top of page


Many have asked us for a streamlined way to stay up to date with the posts and content from Wisdom’s Dwelling. This will be a weekly email offering you the Sunday reflection, the past week’s highlights and any other content that might be of interest. You’ll soon also see our “classified” section where you can find more from our contributors - their sites, shops, and publications.

Post: HTML Embed
  • Writer's pictureSusan Amann

Christmas Tree Blessing

Of all the Christmas preparations I complete annually, decorating the Christmas tree is my favorite. Since my husband and I set a tree in our living room for our very first Christmas together as a married couple, the activity has been a joyful time of remembering. On that first Christmas tree, we combined ornaments we each brought with us from the Christmas trees of our childhoods with the ornaments received as wedding gifts and ornaments we collected as souvenirs during our 2-week honeymoon in New England. Year after year, the ornaments from that first tree were joined by other souvenir ornaments and those gifted to our children and each other over the last 32 years. Each time we trim our Christmas tree, we remember wonderful vacations, the places we visited, and the kids’ changing interests over the years.

“Remember the beach in New Jersey where the waves kept knocking us down and we couldn’t stop laughing?”

“Remember when we made our own candy bars at the Hersey factory tour in Pennsylvania?”

“I forgot how much Gracie loved My Little Pony!”

“How many Star Wars ornaments do we have, anyway?”

The tradition of decorating an evergreen tree in the home at Christmas time was started in Germany as early as the Middle Ages. Those trees were decorated with sweets, flowers and fruit. From the time of the Ancient Egyptians, Chinese and Hebrews, evergreens were used in decorating to symbolizing eternal life. Eventually, candles were added to give the tree light that symbolizes the Light of Christ.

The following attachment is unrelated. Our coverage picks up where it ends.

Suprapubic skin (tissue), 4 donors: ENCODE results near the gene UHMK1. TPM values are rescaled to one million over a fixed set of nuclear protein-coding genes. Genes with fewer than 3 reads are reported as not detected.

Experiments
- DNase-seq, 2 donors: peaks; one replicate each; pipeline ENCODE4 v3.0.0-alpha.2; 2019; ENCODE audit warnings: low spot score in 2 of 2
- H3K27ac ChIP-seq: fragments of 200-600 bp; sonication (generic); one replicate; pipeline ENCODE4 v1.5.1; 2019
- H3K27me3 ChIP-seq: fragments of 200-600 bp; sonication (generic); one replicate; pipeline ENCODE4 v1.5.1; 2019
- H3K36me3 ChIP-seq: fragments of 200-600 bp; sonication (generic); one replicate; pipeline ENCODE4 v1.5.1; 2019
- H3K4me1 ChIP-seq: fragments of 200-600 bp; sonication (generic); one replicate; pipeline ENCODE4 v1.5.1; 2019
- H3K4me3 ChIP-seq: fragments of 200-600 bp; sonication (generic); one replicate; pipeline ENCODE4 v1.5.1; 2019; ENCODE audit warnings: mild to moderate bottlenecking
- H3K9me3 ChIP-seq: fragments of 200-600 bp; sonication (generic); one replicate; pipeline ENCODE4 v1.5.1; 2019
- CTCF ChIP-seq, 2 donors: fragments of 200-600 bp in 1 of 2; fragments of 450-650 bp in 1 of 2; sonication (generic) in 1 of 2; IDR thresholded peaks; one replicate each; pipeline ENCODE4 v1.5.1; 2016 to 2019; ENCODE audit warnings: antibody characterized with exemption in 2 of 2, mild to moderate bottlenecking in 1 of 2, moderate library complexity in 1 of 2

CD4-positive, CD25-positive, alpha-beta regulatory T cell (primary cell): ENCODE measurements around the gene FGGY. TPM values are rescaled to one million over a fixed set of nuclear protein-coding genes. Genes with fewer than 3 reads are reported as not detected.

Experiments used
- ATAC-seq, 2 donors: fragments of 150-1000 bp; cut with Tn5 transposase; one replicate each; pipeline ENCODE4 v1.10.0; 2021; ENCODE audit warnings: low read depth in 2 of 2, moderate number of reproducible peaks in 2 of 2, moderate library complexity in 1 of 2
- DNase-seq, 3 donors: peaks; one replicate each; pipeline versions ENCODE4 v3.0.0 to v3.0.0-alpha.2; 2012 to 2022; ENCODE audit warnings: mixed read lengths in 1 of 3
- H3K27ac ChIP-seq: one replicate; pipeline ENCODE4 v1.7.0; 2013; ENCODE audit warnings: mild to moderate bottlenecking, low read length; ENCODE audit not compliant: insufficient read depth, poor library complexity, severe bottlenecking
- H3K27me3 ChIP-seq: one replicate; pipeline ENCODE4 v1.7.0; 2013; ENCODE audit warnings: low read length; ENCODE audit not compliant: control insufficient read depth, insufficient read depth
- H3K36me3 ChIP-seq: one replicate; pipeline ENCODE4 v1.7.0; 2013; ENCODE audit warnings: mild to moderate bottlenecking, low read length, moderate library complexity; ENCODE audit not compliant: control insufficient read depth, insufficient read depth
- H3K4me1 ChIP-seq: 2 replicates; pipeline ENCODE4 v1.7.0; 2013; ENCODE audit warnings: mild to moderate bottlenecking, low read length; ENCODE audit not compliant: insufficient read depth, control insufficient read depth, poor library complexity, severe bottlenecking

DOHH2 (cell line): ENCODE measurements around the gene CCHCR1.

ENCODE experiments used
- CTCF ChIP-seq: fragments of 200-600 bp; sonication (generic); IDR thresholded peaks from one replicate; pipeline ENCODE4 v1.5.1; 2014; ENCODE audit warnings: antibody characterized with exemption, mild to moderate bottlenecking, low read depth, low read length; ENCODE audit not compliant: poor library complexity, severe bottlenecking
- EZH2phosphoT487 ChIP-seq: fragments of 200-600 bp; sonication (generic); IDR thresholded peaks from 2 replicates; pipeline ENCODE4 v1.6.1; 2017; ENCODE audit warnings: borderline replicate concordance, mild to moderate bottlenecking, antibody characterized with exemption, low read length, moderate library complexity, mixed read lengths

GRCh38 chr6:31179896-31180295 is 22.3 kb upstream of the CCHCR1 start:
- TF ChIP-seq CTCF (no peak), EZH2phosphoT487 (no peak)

The last decoration to go on our tree is the angel that adorns the top. We hold that back until everyone is home, and we do our annual tree blessing. We have been using the short prayer service contained in Catholic Household Blessings and Prayers for nearly 30 years. We gather the book, some holy water, and a recording of the Advent hymn, “O Come, O Come Emmanuel.” Usually before we can begin, some bickering will break-out about whose turn it is to place the angel at the top of the tree. I have only to open our book of blessing and prayers to find the bookmark listing the years and who placed the angel each year. The Christmas tree blessing includes the reading from the Gospel of St. Luke(2:1-7):

In those days a decree went out from Caesar Augustus

that the whole world should be enrolled.

This was the first enrollment,

when Quirinius was governor of Syria.

So all went to be enrolled, each to his own town.

And Joseph too went up from Galilee from the town of Nazareth

to Judea, to the city of David that is called Bethlehem,

because he was of the house and family of David,

to be enrolled with Mary, his betrothed, who was with child.

While they were there,

the time came for her to have her child,

and she gave birth to her firstborn son.

She wrapped him in swaddling clothes and laid him in a manger,

because there was no room for them in the inn.

That scripture reading sets the tone for the Christmas season to truly begin. We bless ourselves and the tree with holy water and end with joyful singing of the hymn as our tree is lit. From that point on until Christmas morning, we keep our tree lit as it brings joy to our home and our celebration of the birth of the Christ Child.

A blessed and merry Christmas to you and all those you love.

49 views0 comments

Recent Posts

See All


Post: Blog2 Post
bottom of page